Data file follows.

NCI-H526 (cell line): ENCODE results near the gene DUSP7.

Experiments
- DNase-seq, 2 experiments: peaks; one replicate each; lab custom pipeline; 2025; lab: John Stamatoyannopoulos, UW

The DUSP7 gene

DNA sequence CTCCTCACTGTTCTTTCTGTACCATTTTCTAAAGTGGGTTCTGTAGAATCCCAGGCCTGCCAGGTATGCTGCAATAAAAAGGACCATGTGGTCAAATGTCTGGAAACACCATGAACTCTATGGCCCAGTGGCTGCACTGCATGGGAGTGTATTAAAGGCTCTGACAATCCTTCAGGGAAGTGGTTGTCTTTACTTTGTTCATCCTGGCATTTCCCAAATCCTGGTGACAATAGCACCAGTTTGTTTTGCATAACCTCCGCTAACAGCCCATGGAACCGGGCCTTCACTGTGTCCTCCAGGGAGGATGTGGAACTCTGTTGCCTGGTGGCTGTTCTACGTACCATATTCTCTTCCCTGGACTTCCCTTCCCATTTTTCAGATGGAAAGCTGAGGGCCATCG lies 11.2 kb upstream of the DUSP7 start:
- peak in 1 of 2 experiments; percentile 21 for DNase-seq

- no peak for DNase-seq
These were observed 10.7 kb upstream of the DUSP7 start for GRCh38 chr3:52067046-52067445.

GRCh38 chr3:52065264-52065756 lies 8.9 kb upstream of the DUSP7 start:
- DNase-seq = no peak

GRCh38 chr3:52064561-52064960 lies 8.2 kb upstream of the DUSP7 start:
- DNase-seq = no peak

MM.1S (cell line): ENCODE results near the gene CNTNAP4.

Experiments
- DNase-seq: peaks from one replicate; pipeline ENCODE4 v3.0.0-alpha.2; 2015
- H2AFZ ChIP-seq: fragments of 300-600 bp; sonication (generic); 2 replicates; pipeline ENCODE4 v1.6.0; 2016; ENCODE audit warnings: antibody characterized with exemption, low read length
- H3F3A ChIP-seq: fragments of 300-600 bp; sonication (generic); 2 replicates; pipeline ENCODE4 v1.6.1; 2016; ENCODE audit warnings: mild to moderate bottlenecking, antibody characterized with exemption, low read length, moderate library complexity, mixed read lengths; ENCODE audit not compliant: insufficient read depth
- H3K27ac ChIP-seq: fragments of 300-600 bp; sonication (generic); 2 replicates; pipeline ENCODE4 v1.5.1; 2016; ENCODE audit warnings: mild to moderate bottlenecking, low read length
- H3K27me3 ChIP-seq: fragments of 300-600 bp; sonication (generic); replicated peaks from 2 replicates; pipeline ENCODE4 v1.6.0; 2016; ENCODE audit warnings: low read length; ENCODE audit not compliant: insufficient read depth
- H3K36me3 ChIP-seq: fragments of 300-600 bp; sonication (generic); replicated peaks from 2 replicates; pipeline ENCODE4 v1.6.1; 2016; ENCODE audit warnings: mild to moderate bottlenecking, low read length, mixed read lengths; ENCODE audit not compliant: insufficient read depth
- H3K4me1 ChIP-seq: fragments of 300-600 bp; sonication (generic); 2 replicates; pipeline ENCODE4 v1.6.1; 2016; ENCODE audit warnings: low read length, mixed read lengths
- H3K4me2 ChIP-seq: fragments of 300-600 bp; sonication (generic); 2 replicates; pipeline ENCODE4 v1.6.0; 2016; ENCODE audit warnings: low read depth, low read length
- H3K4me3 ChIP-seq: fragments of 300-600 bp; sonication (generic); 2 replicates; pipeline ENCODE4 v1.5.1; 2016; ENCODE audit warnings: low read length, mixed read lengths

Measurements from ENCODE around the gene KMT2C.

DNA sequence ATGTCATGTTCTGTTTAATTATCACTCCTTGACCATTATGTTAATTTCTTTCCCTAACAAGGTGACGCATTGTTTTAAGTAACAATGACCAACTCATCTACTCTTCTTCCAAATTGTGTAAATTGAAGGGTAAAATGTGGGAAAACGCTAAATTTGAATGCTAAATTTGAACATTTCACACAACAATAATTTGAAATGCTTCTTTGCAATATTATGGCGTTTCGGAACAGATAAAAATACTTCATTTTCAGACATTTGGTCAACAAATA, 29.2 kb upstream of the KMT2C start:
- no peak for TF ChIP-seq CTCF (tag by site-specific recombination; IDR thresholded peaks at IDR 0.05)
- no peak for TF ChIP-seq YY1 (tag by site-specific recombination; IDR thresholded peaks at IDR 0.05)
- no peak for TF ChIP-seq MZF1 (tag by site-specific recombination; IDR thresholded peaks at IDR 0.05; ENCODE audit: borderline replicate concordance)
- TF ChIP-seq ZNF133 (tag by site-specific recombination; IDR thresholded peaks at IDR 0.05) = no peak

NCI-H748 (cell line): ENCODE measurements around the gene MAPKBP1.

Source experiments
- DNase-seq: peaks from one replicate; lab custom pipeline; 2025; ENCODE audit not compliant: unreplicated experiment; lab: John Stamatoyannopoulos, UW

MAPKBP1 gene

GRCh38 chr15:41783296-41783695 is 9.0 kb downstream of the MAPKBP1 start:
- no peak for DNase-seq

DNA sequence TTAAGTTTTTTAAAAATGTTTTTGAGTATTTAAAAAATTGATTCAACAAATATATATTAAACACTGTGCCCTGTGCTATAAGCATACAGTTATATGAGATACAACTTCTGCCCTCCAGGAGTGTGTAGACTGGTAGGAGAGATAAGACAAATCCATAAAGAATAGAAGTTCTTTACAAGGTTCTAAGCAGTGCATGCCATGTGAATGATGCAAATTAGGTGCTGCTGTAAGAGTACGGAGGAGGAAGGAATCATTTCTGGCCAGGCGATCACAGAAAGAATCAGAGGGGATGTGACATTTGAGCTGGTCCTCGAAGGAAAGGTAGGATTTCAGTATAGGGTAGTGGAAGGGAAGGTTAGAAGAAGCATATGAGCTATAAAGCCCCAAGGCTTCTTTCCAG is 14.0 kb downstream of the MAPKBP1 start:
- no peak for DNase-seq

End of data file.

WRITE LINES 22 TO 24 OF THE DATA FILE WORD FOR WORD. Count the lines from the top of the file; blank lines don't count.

- H3K4me2 ChIP-seq: fragments of 300-600 bp; sonication (generic); 2 replicates; pipeline ENCODE4 v1.6.0; 2016; ENCODE audit warnings: low read depth, low read length
- H3K4me3 ChIP-seq: fragments of 300-600 bp; sonication (generic); 2 replicates; pipeline ENCODE4 v1.5.1; 2016; ENCODE audit warnings: low read length, mixed read lengths

Measurements from ENCODE around the gene KMT2C.